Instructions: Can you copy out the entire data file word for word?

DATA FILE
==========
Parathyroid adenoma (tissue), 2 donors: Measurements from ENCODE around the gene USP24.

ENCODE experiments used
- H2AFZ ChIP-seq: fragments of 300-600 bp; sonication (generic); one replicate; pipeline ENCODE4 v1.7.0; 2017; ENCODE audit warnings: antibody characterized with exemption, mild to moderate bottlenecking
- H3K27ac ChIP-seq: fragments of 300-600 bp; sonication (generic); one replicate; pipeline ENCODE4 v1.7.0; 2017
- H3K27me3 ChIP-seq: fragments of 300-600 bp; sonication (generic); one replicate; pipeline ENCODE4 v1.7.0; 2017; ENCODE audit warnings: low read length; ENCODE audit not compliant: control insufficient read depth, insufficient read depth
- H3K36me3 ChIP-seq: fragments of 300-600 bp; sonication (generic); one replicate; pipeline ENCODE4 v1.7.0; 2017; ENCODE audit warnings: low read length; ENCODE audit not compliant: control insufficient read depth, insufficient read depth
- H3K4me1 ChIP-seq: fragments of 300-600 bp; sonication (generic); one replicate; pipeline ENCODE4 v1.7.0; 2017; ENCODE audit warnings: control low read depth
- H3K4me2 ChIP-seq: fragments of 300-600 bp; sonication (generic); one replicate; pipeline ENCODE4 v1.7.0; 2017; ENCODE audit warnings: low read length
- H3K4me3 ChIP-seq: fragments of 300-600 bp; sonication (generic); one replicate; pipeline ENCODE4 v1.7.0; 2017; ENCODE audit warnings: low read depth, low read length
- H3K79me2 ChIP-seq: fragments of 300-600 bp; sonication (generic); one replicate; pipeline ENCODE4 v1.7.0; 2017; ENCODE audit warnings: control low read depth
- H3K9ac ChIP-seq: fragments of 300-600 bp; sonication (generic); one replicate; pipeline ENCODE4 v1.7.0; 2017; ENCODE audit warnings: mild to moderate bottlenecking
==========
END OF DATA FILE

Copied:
Parathyroid adenoma (tissue), 2 donors: Measurements from ENCODE around the gene USP24.

ENCODE experiments used
- H2AFZ ChIP-seq: fragments of 300-600 bp; sonication (generic); one replicate; pipeline ENCODE4 v1.7.0; 2017; ENCODE audit warnings: antibody characterized with exemption, mild to moderate bottlenecking
- H3K27ac ChIP-seq: fragments of 300-600 bp; sonication (generic); one replicate; pipeline ENCODE4 v1.7.0; 2017
- H3K27me3 ChIP-seq: fragments of 300-600 bp; sonication (generic); one replicate; pipeline ENCODE4 v1.7.0; 2017; ENCODE audit warnings: low read length; ENCODE audit not compliant: control insufficient read depth, insufficient read depth
- H3K36me3 ChIP-seq: fragments of 300-600 bp; sonication (generic); one replicate; pipeline ENCODE4 v1.7.0; 2017; ENCODE audit warnings: low read length; ENCODE audit not compliant: control insufficient read depth, insufficient read depth
- H3K4me1 ChIP-seq: fragments of 300-600 bp; sonication (generic); one replicate; pipeline ENCODE4 v1.7.0; 2017; ENCODE audit warnings: control low read depth
- H3K4me2 ChIP-seq: fragments of 300-600 bp; sonication (generic); one replicate; pipeline ENCODE4 v1.7.0; 2017; ENCODE audit warnings: low read length
- H3K4me3 ChIP-seq: fragments of 300-600 bp; sonication (generic); one replicate; pipeline ENCODE4 v1.7.0; 2017; ENCODE audit warnings: low read depth, low read length
- H3K79me2 ChIP-seq: fragments of 300-600 bp; sonication (generic); one replicate; pipeline ENCODE4 v1.7.0; 2017; ENCODE audit warnings: control low read depth
- H3K9ac ChIP-seq: fragments of 300-600 bp; sonication (generic); one replicate; pipeline ENCODE4 v1.7.0; 2017; ENCODE audit warnings: mild to moderate bottlenecking